I have never liked gold or gilded things, until I met Cari. Now I get it. These pieces are by Sascha Brastoff. The tall vase was her grandmother’s. The votives Cari found on E-bay.
California quail, made of porceline, were her grandmother’s. I might have to steal these.

This candelabra is classic Hollywood Regency, from her “grandma,” and works well in front of one of Cari’s paintings. Yes, she also paints–and quite well, I might add. You can see how her artist’s eye and pallet play out in her design vignettes and garden plantings.

Let’s step back out front. Cari made this mosaic birdbath out of “old Ikea plates.”

I mentioned that her bird bath was kind of dirty and filled with algae (We’re buds so I can tell her things like that), and she just laughed and said that she kind of liked it that way. 

About half of the garden–”the bones”–was already established, but Cari has revived it with her own editing and plantings. Although Cari said she probably would not have picked these dual colered iris, she says she likes them now, and is on the look-out for a black iris to add to the mix.

Having grown up in the Midwest, nothing strikes me as more old-fashioned in a garden than iris.
Overall, the garden is pretty classic English style, and not quite with it yet on the water conservation. Cari, who usually gravitates to more water-wise plants, says she only uses what the plants need since there is no watering system and she does all the watering by hand.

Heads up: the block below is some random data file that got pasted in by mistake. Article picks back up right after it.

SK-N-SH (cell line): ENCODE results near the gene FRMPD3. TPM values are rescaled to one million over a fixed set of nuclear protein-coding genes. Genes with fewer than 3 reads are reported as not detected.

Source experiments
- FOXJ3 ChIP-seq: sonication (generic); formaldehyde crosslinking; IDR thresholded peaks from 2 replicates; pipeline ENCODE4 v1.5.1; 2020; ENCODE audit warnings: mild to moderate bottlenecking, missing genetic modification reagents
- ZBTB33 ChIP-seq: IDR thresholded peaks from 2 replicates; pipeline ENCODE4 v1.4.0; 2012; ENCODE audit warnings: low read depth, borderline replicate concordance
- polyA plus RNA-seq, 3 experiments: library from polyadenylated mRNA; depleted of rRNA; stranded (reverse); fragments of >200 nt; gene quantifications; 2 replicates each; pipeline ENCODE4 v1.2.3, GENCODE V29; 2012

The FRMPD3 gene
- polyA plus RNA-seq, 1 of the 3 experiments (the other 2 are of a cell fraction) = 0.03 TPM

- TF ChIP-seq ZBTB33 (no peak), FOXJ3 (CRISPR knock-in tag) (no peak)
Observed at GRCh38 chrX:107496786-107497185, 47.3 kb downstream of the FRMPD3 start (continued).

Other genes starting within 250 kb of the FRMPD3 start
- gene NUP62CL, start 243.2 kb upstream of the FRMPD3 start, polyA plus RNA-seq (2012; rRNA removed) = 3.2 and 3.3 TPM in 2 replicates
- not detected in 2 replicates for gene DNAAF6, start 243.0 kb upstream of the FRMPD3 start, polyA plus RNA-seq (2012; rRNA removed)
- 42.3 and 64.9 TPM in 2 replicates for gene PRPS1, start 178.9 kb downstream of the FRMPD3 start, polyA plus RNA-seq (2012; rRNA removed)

What a treat to see the foxgloves.

and sweet peas…

and the giant beds of Watsonia.

These carnations are everywhere. Again, Cari said she would not have picked these pink flowers, but loves the light teal stem and leaf color.

What makes the garden is the mix of cottage-style flowers, along with bold succulents and ferns and the relatively ancient camellia and hydrangea bushes.

This is one of Cari’s biggest fans, a gorgeous neighborhood cat named Tiggi, who has adopted Cari and several other families. (Cari made one of these succulent wreaths years ago, way before they were so trendy. Just want to brag a little for her. She’s way ahead of–or happily behind–her time!)

 I knew you wanted back inside that house! This is just inside her front door. 
Again, mostly family heirlooms and collectibles.

This is a little sitting room between the kitchen and dining room. The paintings are by Cari. Such great lines, textures and bold, warm colors. 
This is her daughter’s vintage shoe collection. Wonder where she got her sense of style?
Another outrageous Hollywood Regency lamp, 
which Cari enhanced by adding turquoise balls from a vintage necklace.

Just a peek in one of the bathrooms to admire the hexagonal vintage tile.